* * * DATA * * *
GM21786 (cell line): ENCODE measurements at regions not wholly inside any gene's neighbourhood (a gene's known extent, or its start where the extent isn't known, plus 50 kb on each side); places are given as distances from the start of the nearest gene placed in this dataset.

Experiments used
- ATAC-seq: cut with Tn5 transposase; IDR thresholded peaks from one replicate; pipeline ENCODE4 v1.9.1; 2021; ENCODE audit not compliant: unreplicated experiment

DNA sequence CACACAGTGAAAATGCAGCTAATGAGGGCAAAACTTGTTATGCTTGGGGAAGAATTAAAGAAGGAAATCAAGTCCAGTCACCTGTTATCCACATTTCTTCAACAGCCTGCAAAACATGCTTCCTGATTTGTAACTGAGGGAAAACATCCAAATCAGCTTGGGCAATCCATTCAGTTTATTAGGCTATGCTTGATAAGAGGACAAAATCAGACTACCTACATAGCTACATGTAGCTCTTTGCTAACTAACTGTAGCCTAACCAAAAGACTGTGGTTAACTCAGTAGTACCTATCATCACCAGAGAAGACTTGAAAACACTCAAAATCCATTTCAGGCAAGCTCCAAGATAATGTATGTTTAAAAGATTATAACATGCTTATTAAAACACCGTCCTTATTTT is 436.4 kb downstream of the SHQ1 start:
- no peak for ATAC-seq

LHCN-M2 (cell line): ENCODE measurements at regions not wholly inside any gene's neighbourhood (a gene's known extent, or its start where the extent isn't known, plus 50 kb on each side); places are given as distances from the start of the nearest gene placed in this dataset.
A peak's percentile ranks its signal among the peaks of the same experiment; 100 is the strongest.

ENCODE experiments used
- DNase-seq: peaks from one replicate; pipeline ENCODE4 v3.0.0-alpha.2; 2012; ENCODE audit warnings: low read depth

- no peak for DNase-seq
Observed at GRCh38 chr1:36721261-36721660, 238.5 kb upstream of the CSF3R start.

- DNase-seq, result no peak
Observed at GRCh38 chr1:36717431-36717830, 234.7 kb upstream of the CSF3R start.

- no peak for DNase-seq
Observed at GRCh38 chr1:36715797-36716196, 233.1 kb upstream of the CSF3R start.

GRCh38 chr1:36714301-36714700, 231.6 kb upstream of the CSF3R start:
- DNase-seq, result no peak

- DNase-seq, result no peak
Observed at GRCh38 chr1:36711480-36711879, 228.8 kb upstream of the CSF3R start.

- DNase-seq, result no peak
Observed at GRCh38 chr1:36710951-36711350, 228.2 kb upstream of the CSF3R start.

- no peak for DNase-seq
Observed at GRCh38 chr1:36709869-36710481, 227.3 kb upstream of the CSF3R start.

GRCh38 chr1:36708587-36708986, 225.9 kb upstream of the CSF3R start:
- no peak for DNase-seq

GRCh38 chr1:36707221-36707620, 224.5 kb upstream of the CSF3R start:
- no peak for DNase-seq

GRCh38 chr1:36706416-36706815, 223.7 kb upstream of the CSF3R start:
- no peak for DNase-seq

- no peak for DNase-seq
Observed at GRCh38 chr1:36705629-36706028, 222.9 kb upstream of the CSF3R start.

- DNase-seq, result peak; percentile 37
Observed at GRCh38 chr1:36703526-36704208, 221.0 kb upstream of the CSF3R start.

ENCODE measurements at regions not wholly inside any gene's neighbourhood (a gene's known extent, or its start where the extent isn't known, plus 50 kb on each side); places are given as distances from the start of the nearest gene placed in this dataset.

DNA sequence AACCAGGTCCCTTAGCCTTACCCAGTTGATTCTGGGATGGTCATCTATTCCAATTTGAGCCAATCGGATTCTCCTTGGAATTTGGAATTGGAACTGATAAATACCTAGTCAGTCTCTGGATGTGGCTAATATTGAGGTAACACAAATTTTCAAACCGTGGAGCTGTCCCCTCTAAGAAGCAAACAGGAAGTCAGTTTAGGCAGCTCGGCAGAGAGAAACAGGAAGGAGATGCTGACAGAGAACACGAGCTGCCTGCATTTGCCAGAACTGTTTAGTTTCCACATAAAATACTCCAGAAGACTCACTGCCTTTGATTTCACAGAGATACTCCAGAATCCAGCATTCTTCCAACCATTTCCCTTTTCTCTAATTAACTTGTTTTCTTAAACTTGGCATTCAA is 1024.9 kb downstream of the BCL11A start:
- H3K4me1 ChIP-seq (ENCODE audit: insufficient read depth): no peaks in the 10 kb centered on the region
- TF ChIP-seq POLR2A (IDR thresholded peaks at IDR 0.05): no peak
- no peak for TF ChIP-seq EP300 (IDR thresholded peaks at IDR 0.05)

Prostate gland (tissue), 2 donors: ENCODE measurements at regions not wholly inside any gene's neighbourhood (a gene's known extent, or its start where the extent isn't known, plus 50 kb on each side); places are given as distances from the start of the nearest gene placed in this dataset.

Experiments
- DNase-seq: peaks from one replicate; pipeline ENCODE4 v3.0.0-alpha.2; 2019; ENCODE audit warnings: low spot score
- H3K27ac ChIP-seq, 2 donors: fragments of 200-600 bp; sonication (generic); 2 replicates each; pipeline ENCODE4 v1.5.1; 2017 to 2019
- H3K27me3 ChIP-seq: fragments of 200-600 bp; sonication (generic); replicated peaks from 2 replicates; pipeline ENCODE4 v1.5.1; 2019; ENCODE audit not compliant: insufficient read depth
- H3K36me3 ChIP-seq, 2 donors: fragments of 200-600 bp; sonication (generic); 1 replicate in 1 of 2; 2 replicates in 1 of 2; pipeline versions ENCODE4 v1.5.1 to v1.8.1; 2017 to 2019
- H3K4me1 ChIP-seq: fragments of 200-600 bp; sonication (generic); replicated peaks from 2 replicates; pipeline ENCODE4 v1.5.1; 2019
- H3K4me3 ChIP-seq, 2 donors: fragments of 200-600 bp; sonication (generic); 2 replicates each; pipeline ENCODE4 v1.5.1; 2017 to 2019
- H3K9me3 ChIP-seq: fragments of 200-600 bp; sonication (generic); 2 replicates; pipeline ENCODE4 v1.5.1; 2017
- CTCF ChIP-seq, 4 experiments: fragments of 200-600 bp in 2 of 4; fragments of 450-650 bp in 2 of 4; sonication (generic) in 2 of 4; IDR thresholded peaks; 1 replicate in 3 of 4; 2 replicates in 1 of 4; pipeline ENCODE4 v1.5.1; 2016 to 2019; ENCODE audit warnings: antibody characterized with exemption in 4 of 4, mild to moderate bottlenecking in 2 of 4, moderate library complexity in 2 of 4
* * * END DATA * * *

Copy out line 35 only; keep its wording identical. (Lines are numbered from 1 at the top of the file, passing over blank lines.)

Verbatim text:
DNA sequence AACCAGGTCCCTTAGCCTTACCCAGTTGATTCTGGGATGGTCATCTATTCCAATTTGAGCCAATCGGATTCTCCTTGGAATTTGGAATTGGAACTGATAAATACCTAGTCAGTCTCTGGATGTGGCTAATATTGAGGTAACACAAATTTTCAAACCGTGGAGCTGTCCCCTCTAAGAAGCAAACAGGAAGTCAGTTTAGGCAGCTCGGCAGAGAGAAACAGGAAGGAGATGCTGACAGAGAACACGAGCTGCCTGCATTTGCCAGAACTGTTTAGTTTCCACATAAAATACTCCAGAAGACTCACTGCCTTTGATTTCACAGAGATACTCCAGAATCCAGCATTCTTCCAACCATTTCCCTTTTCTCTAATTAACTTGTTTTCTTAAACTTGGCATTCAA is 1024.9 kb downstream of the BCL11A start: